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The PJ Tatler

by
Bridget Johnson

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January 17, 2014 - 4:19 pm

Five Senate Democrats this week introduced a bill to offer financial incentives to classes from pre-kindergarten through graduate school that immerse students in Native American languages.

The Native Language Immersion Student Achievement Act cites reports from the Bureau of Indian Affairs and educational institutions “that use primarily Native American languages to deliver education” and “have indicated that students from these schools have generally had high school graduation and college attendance rates above the norm for their peers.”

“There is a critical need that requires immediate action to support education through Native American languages to preserve these languages,” states the legislation, which would establish a grant program to fund Native language educational programs.

“Preserving Native American languages is crucial to protecting the culture and heritage of our nation’s First Peoples,”
said Alaska Sen. Mark Begich, a member of the Senate Indian Affairs Committee. “Through no fault of their own, our Nation’s First Peoples have suffered from various policies and reform efforts aimed at terminating Native languages. Fortunately, Alaska Natives are a resilient people who have worked hard to preserve almost two dozen various indigenous languages.”

Begich’s co-sponsors are Sens. Tim Johnson (D-S.D.), Jon Tester (D-Mont.), Max Baucus (D-Mont.), and Brian Schatz (D-Hawaii).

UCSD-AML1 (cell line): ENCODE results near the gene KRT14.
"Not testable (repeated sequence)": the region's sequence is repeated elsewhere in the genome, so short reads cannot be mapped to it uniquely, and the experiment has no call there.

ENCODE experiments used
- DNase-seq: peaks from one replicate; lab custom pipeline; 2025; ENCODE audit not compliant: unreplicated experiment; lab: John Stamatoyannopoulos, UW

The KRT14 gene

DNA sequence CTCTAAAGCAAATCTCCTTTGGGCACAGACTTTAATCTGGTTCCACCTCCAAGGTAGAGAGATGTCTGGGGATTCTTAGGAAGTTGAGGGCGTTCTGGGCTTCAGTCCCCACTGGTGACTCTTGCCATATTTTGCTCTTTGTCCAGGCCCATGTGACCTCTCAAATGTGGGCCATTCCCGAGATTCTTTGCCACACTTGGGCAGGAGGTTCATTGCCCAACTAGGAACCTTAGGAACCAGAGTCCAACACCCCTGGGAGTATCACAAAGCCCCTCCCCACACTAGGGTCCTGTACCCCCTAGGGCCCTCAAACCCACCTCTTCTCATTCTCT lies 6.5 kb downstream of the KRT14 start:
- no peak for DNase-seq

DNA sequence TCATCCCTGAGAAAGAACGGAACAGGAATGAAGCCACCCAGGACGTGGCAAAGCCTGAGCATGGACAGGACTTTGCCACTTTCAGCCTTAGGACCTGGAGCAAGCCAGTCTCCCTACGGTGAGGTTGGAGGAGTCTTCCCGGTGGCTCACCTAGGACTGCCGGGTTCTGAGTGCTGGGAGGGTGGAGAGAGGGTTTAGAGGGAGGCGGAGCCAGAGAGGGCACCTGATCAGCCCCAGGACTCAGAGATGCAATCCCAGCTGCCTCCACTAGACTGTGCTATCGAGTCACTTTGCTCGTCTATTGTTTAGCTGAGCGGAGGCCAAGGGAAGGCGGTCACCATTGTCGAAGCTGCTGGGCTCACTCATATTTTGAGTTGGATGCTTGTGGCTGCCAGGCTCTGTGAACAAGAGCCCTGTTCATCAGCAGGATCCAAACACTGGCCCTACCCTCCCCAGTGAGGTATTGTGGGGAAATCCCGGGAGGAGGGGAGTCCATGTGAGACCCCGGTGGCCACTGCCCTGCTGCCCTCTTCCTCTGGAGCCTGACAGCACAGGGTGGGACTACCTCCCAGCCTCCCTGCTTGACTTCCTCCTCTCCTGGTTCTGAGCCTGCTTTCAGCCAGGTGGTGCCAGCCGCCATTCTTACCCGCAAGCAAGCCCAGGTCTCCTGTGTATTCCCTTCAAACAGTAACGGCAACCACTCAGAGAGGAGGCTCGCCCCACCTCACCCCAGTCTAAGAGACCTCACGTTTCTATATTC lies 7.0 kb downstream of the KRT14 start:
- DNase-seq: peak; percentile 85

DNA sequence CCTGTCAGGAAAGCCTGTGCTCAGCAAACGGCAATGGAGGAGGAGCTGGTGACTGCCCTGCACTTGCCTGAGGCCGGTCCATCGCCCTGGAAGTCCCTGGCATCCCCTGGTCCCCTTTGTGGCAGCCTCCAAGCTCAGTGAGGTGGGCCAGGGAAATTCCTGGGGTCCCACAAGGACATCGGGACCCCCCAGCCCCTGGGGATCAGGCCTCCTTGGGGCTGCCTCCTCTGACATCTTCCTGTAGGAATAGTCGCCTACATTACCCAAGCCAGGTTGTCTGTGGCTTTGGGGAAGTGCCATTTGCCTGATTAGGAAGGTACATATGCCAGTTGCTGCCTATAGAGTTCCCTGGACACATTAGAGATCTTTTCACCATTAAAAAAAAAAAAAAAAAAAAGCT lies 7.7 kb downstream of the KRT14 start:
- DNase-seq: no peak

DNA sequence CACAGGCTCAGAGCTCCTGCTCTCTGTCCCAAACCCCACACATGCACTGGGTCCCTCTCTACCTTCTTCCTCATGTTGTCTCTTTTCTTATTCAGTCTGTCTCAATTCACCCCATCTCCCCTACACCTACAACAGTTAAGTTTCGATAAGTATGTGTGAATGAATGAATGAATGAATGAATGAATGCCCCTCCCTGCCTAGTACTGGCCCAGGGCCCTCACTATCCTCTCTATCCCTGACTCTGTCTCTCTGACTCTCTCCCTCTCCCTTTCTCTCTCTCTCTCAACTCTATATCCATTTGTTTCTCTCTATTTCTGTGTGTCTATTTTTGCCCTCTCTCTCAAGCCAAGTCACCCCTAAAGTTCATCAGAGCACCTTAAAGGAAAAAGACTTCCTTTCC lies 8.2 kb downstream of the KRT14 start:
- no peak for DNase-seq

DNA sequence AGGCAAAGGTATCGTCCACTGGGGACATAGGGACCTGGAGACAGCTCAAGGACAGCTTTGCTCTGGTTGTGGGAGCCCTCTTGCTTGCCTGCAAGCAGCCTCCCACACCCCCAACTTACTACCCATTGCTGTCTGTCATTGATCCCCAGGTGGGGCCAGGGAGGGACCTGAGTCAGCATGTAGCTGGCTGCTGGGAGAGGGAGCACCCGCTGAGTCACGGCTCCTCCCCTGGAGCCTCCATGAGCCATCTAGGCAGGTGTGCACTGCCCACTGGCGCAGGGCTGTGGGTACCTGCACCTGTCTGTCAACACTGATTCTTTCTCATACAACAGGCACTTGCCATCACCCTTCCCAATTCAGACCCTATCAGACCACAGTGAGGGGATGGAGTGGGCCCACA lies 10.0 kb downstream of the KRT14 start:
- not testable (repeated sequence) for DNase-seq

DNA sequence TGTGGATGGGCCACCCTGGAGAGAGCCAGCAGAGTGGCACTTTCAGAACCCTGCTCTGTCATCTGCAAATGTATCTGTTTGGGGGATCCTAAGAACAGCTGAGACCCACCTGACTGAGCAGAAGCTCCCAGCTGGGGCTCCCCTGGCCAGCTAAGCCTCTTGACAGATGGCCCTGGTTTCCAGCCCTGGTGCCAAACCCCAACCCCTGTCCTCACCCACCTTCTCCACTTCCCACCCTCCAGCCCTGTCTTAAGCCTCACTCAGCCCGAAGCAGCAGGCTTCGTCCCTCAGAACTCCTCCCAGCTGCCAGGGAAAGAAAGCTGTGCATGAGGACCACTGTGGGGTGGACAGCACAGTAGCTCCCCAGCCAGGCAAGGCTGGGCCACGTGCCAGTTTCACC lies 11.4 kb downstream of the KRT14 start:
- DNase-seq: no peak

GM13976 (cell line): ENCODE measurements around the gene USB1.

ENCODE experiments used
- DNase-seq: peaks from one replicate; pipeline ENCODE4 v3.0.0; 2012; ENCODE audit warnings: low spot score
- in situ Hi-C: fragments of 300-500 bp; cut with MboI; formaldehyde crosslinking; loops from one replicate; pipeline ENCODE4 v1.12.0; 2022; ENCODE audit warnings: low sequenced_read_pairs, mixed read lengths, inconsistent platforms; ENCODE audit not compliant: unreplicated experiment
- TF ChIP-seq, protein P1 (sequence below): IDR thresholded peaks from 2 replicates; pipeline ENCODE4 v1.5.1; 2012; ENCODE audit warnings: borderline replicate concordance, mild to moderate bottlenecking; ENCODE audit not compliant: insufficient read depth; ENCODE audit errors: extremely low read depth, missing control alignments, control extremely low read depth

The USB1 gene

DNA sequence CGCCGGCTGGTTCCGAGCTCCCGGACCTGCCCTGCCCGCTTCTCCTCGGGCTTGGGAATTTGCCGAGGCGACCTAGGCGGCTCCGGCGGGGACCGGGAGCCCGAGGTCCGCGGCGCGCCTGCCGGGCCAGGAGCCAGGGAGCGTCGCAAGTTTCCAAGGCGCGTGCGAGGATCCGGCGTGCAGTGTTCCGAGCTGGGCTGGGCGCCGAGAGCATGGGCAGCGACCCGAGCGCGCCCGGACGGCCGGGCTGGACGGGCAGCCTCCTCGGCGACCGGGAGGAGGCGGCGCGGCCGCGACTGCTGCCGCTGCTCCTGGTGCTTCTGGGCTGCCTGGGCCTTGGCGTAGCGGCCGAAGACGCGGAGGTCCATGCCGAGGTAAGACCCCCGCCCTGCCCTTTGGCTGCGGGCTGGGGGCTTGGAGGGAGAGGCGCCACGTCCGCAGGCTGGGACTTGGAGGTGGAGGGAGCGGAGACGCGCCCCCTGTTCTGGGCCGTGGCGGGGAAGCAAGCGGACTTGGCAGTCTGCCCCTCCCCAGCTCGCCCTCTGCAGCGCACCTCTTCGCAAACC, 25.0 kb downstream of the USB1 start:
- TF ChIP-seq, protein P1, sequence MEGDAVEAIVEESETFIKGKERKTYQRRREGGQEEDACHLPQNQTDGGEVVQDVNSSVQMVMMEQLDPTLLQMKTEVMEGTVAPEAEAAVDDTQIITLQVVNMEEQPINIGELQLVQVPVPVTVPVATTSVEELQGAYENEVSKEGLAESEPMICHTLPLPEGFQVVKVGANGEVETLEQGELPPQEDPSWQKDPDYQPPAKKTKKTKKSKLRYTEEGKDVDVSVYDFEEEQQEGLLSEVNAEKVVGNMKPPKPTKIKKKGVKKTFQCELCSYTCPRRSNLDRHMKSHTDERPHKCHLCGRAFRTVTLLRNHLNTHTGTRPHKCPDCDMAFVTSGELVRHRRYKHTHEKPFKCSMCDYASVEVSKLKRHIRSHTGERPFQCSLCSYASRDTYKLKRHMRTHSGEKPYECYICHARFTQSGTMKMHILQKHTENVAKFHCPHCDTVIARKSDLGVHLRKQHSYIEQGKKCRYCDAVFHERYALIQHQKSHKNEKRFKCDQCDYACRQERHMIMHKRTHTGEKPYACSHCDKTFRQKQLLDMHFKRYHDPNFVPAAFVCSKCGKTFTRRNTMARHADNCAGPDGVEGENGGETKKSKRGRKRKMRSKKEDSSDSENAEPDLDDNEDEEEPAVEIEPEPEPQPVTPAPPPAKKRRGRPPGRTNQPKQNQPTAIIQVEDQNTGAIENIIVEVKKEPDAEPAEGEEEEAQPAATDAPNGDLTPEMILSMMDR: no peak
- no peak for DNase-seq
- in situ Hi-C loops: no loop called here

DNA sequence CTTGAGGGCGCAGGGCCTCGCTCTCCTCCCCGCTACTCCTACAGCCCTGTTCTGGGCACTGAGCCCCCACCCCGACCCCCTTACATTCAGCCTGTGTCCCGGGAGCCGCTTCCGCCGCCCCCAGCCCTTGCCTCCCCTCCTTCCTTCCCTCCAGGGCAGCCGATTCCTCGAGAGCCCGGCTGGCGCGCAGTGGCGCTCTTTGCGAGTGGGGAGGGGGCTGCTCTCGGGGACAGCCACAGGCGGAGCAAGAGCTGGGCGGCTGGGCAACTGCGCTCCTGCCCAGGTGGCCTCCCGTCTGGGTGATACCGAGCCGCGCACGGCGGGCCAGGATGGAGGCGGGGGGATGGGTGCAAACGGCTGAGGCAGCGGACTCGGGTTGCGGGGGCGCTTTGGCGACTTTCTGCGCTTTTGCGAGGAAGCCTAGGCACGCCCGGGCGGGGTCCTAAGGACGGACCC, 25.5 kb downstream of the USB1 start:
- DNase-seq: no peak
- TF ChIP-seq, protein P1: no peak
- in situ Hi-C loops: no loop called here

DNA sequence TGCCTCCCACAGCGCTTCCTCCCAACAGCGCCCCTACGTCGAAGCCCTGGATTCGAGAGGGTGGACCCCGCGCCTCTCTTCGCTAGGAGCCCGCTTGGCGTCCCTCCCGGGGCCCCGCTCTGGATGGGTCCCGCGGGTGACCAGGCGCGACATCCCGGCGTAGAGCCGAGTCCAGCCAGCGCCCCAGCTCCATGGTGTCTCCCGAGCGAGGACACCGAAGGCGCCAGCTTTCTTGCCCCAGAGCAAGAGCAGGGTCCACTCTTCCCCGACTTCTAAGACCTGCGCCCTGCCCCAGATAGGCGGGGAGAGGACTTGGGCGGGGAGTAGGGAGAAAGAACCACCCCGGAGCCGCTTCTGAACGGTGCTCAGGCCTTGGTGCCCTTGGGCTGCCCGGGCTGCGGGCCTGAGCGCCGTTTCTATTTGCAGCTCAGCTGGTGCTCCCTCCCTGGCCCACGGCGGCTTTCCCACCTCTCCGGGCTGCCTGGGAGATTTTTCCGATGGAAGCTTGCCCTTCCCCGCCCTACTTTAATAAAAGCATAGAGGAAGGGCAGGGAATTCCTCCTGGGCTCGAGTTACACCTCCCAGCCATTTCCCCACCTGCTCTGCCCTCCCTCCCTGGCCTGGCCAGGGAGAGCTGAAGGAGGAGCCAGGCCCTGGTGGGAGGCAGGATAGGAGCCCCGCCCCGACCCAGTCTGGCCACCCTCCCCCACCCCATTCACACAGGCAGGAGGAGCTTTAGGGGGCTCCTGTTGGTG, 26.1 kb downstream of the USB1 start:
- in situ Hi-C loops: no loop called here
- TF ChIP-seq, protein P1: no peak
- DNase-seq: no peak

“Today immersion schools and programs offer students tremendous learning opportunities and are indicators of student achievement and success,” Begich said. “I’m honored to join my Senate colleagues in this effort and will work hard to advance this important legislation.”

Schools eligible for the grants would be “using Native American languages as the primary language of instruction of all curriculum.”

Bridget Johnson is a career journalist whose news articles and opinion columns have run in dozens of news outlets across the globe. Bridget first came to Washington to be online editor at The Hill, where she wrote The World from The Hill column on foreign policy. Previously she was an opinion writer and editorial board member at the Rocky Mountain News and nation/world news columnist at the Los Angeles Daily News. She has contributed to USA Today, The Wall Street Journal, National Review Online, Politico and more, and has myriad television and radio credits as a commentator. Bridget is Washington Editor for PJ Media.

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All Comments   (9)
All Comments   (9)
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All these BS casino jokes. Go piss up a rope.

One of my family members was beaten whenever she spoke her language at boarding school. She only knows English now.

Normally I'd say this wasn't a federal concern. The tribes are federally controlled, however, so in this case it makes sense.
27 weeks ago
27 weeks ago Link To Comment
I agree that this isn't funny.